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A Look Back at 2020: D.C. National Guard Civil Unrest Mission

The D.C. National Guard was called upon to support the district’s first responders in May 2020 as protests spread across the nation following the death of George Floyd. Thousands of guardsmen from other states assisted in D.C. National Guard efforts, which concluded in June. The mission was the biggest activation of soldiers and airmen in over 40 years. (Photo credit: D.C. National Guard)

The D.C. National Guard was called upon to support the district’s first responders in May 2020 as protests spread across the nation following the death of George Floyd. Thousands of guardsmen from other states assisted in D.C. National Guard efforts, which concluded in June. The mission was the biggest activation of soldiers and airmen in over 40 years. (Photo credit: D.C. National Guard)

WASHINGTON --

The D.C. National Guard was called upon to support the district’s first responders in May 2020 as protests spread across the nation following the death of George Floyd. The mission was the biggest activation of D.C. National Guard soldiers and airmen in over 40 years since the civil rights movement.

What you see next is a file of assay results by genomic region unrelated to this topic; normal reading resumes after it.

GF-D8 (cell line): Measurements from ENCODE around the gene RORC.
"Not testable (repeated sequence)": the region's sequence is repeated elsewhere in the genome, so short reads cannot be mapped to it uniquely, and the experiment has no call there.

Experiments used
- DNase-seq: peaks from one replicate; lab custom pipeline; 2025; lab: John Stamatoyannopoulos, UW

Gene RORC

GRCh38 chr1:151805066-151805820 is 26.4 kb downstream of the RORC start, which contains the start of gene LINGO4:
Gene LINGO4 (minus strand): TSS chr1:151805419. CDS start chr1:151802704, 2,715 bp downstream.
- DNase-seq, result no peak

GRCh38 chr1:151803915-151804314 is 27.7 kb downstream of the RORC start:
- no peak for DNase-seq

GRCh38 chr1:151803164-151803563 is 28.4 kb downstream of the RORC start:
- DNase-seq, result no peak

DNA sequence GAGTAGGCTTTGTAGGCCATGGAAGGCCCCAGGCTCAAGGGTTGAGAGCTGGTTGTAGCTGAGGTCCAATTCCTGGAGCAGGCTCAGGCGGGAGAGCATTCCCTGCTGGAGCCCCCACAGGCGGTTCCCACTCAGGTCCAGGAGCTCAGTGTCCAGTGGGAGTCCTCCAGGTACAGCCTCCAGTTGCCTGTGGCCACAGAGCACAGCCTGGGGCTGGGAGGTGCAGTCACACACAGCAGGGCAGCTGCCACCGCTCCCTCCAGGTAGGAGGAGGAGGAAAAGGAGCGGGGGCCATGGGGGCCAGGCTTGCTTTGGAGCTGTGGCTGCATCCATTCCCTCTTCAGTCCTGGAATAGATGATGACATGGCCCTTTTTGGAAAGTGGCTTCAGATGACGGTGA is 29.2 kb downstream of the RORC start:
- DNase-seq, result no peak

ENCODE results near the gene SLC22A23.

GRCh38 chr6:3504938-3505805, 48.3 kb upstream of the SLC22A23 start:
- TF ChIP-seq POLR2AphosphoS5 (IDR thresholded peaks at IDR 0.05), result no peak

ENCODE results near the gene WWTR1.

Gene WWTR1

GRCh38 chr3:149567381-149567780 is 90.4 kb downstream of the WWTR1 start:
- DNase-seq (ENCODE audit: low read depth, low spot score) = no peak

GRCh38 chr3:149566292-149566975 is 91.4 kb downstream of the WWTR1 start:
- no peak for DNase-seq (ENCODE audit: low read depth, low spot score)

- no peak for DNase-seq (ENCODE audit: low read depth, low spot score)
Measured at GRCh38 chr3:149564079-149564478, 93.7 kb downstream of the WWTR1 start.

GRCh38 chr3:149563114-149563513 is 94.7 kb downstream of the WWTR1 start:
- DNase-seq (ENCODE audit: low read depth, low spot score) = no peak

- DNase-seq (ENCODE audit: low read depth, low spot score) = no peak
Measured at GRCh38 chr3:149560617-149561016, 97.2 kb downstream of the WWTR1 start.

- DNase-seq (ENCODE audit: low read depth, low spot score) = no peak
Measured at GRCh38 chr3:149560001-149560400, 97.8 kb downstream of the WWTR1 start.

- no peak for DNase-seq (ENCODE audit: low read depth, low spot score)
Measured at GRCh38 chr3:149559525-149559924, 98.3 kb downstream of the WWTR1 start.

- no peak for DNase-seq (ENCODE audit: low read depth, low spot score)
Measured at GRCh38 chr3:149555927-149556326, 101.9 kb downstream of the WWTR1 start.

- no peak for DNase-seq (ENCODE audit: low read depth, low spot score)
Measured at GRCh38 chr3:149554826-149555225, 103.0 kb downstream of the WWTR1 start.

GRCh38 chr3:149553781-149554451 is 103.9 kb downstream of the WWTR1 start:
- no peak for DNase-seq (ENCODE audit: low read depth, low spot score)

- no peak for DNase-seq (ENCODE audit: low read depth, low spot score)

“We’re here to help and assist local authorities,” said Gen. Joseph Lengyel, Chief of the National Guard Bureau at the time. “Our troops are trained to protect life, preserve property and ensure people’s right to peacefully demonstrate.”

Upon joining the military, servicemembers swore an oath to support and defend the Constitution of the United States. Citizen-soldiers and airmen of the National Guard answered the call to protect Americans’ First Amendment rights despite a potential desire to participate in the protests themselves.

National Guard units regularly practice disaster response, and longstanding partnerships with local, state and federal authorities ensure that response efforts are well coordinated. During this response, guardsmen coordinated efforts to cordon off intersections of heavily trafficked streets so that demonstrators could march freely. They also stayed alert for any violence, property destruction or other behaviors that might undermine peaceful demonstrations.

In any mission, soldiers and airmen stand ready to provide a myriad of support, including logistics and medical. This was no exception. When a civilian jogger passed out near the Lincoln Memorial, airmen from the 113th Wing, D.C. Air National Guard, performed life-saving CPR.

Guardsmen live in the communities they serve and always stand ready to ensure their neighbors' safety, even if their presence is not always embraced by those they strive to protect.

“The hardest mission we do is responding in times of civil unrest,” said Lengyel.